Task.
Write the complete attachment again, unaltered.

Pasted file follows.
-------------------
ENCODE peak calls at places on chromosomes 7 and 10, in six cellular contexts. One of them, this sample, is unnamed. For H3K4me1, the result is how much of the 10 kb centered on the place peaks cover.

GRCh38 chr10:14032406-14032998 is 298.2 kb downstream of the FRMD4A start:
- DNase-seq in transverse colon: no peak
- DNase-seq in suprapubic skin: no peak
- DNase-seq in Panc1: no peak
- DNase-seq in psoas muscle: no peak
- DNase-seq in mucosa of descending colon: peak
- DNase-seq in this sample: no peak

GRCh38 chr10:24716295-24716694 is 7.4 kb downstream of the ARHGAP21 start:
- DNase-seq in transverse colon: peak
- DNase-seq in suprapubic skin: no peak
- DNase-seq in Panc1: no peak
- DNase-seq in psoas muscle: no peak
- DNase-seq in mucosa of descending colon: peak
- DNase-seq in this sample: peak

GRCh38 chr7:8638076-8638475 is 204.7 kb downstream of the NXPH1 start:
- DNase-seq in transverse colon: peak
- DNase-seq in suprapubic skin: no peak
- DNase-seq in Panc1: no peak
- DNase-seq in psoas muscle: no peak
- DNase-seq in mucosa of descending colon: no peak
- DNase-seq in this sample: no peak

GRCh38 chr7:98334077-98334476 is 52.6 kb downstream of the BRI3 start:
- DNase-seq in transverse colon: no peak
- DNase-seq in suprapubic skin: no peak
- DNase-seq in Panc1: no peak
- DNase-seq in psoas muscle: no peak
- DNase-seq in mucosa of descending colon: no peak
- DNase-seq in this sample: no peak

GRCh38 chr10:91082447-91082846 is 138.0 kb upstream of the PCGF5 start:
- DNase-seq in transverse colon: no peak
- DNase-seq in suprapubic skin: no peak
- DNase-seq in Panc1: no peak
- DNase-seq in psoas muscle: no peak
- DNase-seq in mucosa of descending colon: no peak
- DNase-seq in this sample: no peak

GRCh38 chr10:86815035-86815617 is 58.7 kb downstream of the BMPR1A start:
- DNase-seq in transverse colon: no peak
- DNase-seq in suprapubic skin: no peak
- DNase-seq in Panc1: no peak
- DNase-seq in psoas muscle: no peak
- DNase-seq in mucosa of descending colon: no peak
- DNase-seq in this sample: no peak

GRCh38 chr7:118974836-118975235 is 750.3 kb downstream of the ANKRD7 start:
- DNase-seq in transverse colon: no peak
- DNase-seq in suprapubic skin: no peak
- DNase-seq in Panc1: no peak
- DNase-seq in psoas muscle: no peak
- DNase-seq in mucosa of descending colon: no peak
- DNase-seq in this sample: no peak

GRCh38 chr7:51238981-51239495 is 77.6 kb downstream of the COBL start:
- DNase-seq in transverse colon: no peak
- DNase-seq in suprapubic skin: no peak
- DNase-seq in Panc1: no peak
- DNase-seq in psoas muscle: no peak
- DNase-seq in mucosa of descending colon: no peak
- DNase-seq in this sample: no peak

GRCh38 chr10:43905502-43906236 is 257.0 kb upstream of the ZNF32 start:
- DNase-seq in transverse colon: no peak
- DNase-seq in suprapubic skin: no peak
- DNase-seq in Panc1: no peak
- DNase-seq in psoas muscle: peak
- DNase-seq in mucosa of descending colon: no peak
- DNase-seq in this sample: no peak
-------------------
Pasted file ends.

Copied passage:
ENCODE peak calls at places on chromosomes 7 and 10, in six cellular contexts. One of them, this sample, is unnamed. For H3K4me1, the result is how much of the 10 kb centered on the place peaks cover.

GRCh38 chr10:14032406-14032998 is 298.2 kb downstream of the FRMD4A start:
- DNase-seq in transverse colon: no peak
- DNase-seq in suprapubic skin: no peak
- DNase-seq in Panc1: no peak
- DNase-seq in psoas muscle: no peak
- DNase-seq in mucosa of descending colon: peak
- DNase-seq in this sample: no peak

GRCh38 chr10:24716295-24716694 is 7.4 kb downstream of the ARHGAP21 start:
- DNase-seq in transverse colon: peak
- DNase-seq in suprapubic skin: no peak
- DNase-seq in Panc1: no peak
- DNase-seq in psoas muscle: no peak
- DNase-seq in mucosa of descending colon: peak
- DNase-seq in this sample: peak

GRCh38 chr7:8638076-8638475 is 204.7 kb downstream of the NXPH1 start:
- DNase-seq in transverse colon: peak
- DNase-seq in suprapubic skin: no peak
- DNase-seq in Panc1: no peak
- DNase-seq in psoas muscle: no peak
- DNase-seq in mucosa of descending colon: no peak
- DNase-seq in this sample: no peak

GRCh38 chr7:98334077-98334476 is 52.6 kb downstream of the BRI3 start:
- DNase-seq in transverse colon: no peak
- DNase-seq in suprapubic skin: no peak
- DNase-seq in Panc1: no peak
- DNase-seq in psoas muscle: no peak
- DNase-seq in mucosa of descending colon: no peak
- DNase-seq in this sample: no peak

GRCh38 chr10:91082447-91082846 is 138.0 kb upstream of the PCGF5 start:
- DNase-seq in transverse colon: no peak
- DNase-seq in suprapubic skin: no peak
- DNase-seq in Panc1: no peak
- DNase-seq in psoas muscle: no peak
- DNase-seq in mucosa of descending colon: no peak
- DNase-seq in this sample: no peak

GRCh38 chr10:86815035-86815617 is 58.7 kb downstream of the BMPR1A start:
- DNase-seq in transverse colon: no peak
- DNase-seq in suprapubic skin: no peak
- DNase-seq in Panc1: no peak
- DNase-seq in psoas muscle: no peak
- DNase-seq in mucosa of descending colon: no peak
- DNase-seq in this sample: no peak

GRCh38 chr7:118974836-118975235 is 750.3 kb downstream of the ANKRD7 start:
- DNase-seq in transverse colon: no peak
- DNase-seq in suprapubic skin: no peak
- DNase-seq in Panc1: no peak
- DNase-seq in psoas muscle: no peak
- DNase-seq in mucosa of descending colon: no peak
- DNase-seq in this sample: no peak

GRCh38 chr7:51238981-51239495 is 77.6 kb downstream of the COBL start:
- DNase-seq in transverse colon: no peak
- DNase-seq in suprapubic skin: no peak
- DNase-seq in Panc1: no peak
- DNase-seq in psoas muscle: no peak
- DNase-seq in mucosa of descending colon: no peak
- DNase-seq in this sample: no peak

GRCh38 chr10:43905502-43906236 is 257.0 kb upstream of the ZNF32 start:
- DNase-seq in transverse colon: no peak
- DNase-seq in suprapubic skin: no peak
- DNase-seq in Panc1: no peak
- DNase-seq in psoas muscle: peak
- DNase-seq in mucosa of descending colon: no peak
- DNase-seq in this sample: no peak